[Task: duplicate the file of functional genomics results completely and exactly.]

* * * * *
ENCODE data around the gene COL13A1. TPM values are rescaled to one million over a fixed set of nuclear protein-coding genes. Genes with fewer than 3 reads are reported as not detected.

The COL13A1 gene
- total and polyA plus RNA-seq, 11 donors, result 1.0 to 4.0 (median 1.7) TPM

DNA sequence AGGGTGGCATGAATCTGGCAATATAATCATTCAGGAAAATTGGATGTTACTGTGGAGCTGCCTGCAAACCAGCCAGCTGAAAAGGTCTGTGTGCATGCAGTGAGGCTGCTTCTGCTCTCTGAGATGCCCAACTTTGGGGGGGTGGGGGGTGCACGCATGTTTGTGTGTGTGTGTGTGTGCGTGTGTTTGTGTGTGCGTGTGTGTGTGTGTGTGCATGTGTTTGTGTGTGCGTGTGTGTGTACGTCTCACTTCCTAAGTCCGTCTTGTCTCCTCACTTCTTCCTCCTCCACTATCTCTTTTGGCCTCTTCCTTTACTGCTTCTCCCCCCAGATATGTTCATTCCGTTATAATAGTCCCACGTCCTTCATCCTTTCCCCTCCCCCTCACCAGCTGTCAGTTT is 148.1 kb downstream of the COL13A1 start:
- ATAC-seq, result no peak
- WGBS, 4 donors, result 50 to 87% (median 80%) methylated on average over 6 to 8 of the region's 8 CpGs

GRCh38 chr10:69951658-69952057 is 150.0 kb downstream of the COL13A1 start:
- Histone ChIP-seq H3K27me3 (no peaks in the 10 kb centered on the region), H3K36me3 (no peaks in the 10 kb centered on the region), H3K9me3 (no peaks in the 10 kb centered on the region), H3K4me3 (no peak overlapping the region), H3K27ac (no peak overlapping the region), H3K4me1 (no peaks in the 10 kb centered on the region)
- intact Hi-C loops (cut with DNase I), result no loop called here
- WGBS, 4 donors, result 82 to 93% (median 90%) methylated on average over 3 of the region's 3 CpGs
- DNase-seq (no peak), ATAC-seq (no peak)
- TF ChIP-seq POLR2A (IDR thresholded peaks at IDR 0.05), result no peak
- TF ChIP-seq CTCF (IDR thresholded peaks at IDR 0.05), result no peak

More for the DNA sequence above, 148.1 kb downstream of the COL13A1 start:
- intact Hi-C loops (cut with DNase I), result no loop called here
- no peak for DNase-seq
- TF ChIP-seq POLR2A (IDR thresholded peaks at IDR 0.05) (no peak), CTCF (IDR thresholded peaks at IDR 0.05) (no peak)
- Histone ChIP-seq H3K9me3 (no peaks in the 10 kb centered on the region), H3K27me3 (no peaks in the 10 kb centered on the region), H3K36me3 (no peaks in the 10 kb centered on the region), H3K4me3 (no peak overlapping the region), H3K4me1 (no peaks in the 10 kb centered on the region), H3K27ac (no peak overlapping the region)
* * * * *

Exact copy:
ENCODE data around the gene COL13A1. TPM values are rescaled to one million over a fixed set of nuclear protein-coding genes. Genes with fewer than 3 reads are reported as not detected.

The COL13A1 gene
- total and polyA plus RNA-seq, 11 donors, result 1.0 to 4.0 (median 1.7) TPM

DNA sequence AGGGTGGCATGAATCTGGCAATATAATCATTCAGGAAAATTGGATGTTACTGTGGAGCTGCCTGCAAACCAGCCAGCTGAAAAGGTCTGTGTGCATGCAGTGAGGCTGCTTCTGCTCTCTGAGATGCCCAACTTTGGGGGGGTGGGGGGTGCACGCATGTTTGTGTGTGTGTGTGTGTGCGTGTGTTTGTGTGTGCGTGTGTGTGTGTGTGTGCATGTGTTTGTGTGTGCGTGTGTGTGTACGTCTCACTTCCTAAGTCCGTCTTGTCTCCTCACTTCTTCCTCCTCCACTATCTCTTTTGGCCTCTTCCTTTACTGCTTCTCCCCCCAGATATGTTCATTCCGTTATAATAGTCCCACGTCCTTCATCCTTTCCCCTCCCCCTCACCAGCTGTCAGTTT is 148.1 kb downstream of the COL13A1 start:
- ATAC-seq, result no peak
- WGBS, 4 donors, result 50 to 87% (median 80%) methylated on average over 6 to 8 of the region's 8 CpGs

GRCh38 chr10:69951658-69952057 is 150.0 kb downstream of the COL13A1 start:
- Histone ChIP-seq H3K27me3 (no peaks in the 10 kb centered on the region), H3K36me3 (no peaks in the 10 kb centered on the region), H3K9me3 (no peaks in the 10 kb centered on the region), H3K4me3 (no peak overlapping the region), H3K27ac (no peak overlapping the region), H3K4me1 (no peaks in the 10 kb centered on the region)
- intact Hi-C loops (cut with DNase I), result no loop called here
- WGBS, 4 donors, result 82 to 93% (median 90%) methylated on average over 3 of the region's 3 CpGs
- DNase-seq (no peak), ATAC-seq (no peak)
- TF ChIP-seq POLR2A (IDR thresholded peaks at IDR 0.05), result no peak
- TF ChIP-seq CTCF (IDR thresholded peaks at IDR 0.05), result no peak

More for the DNA sequence above, 148.1 kb downstream of the COL13A1 start:
- intact Hi-C loops (cut with DNase I), result no loop called here
- no peak for DNase-seq
- TF ChIP-seq POLR2A (IDR thresholded peaks at IDR 0.05) (no peak), CTCF (IDR thresholded peaks at IDR 0.05) (no peak)
- Histone ChIP-seq H3K9me3 (no peaks in the 10 kb centered on the region), H3K27me3 (no peaks in the 10 kb centered on the region), H3K36me3 (no peaks in the 10 kb centered on the region), H3K4me3 (no peak overlapping the region), H3K4me1 (no peaks in the 10 kb centered on the region), H3K27ac (no peak overlapping the region)